A god of fire and light, and minister of Enlil.
Nusku (Sumerian Nuska) is minister to the god Enlil, although he also appears as Enlil's son in some variant traditions. Nusku is associated with fire and light and played a role in protecting against evil. He was invoked as a protective guardian during the night, where he protected sleeping people, brought them good dreams and prevented nightmares (Foster 2005: 717-20).
Although Nusku is mostly known as the minister of Enlil, he sometimes appears as Enlil's son, or as the son of other deities. A variant Sumerian tradition describes Nusku as a son of Enul and Ninul, who are also ancestors of Enlil. In the Neo-Babylonian city of Harran (now in northern Syria), Nusku was the son of the moon god, Sin. Seleucid period ritual texts describe him as the minister or son of the god Anu (e.g., SpTU 2, 12, r i 32). Nusku is sometimes described as the father of the fire god Gibil (Black and Green 1998: 145).
Nusku is first attested in personal names from the Early Dynastic IIIa period (c.2600 BCE) (Streck 1998-2001). His role as Enlil's minister is described in two second millenium pieces of Sumerian literature. In Enlil in the Ekur (ETCSL 4.05.1) Nusku learns Enlil's intentions for the human world and then carries out his master's divine instructions. A Sumerian praise poem of king Išme-Dagan of the kingdom of Isin (1953-1935 BCE) describes Nusku handing the king a royal sceptre, symbolically giving Enlil's divine sanction to Išme-Dagan's kingship (ETCSL 2.5.4.01)
Nusku is attested in first-millenium texts from the Neo-Assyrian, Achaemenid and Seleucid periods. He was invoked as a fire god in the course of a torchlit nocturnal offering ceremony for the deities Anu and Antu, according to a Seleucid period text from the city of Uruk. The text describes how the cult statues of deities, including Nusku, followed a flaming torch into Anu's shrine, and then emerged again to parade around the temple amid brushwood fires (TCL 0, 41, r 2). Nusku was called upon to act as a night-light and a protector during the first-millennium incantation series against evil sorcery Maqlû, particularly in the nocturnal incantations (Abusch 2002: 126).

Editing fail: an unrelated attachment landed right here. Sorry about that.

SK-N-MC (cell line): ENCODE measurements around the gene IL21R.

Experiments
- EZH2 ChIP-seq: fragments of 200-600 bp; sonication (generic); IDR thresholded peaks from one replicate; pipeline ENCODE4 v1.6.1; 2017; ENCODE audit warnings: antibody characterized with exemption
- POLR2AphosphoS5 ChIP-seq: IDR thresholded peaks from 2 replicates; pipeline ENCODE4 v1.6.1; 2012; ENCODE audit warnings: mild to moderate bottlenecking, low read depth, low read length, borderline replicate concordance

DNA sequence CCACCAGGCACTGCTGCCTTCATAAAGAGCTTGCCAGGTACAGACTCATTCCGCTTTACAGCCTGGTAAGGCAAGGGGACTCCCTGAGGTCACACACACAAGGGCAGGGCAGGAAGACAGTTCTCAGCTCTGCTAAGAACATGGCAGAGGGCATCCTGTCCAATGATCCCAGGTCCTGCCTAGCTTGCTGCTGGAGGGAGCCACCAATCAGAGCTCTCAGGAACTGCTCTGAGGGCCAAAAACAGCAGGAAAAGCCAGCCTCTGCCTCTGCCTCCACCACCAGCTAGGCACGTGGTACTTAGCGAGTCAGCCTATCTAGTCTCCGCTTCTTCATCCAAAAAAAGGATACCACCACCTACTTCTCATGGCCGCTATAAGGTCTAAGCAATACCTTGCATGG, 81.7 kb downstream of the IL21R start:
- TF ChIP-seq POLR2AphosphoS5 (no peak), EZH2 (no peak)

Nusku's symbol has been identified as a lamp from inscriptions appearing on boundary stones (kudurrus) [Image 1]. The lamp appears in art from the Kassite to Neo-Babylonian periods. Another symbol of Nusku is the rooster (Hageneuer 2007).
A lamp representing Nusku appears on a Neo-Assyrian protective amulet designed to guard against the evil baby-killing demon Lamaštu, who visited women during childbirth [Image 2]. The lamp is pictured in the patient's bedroom, symbolizing Nusku guarding the room during the night - when evil was thought more likely to attack (Wiggerman 2000).
Ruth Horry, 'Nuska/Nusku (god)', Ancient Mesopotamian Gods and Goddesses, Oracc and the UK Higher Education Academy, 2013 [http://oracc.museum.upenn.edu/amgg/listofdeities/nuska/]